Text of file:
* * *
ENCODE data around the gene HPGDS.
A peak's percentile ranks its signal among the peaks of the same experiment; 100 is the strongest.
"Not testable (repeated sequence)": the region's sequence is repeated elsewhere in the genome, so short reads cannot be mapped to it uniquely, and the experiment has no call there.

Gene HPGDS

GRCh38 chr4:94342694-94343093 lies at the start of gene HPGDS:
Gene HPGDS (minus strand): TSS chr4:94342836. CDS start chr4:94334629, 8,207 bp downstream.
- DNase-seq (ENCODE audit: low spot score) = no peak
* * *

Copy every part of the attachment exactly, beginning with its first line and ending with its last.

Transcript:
ENCODE data around the gene HPGDS.
A peak's percentile ranks its signal among the peaks of the same experiment; 100 is the strongest.
"Not testable (repeated sequence)": the region's sequence is repeated elsewhere in the genome, so short reads cannot be mapped to it uniquely, and the experiment has no call there.

Gene HPGDS

GRCh38 chr4:94342694-94343093 lies at the start of gene HPGDS:
Gene HPGDS (minus strand): TSS chr4:94342836. CDS start chr4:94334629, 8,207 bp downstream.
- DNase-seq (ENCODE audit: low spot score) = no peak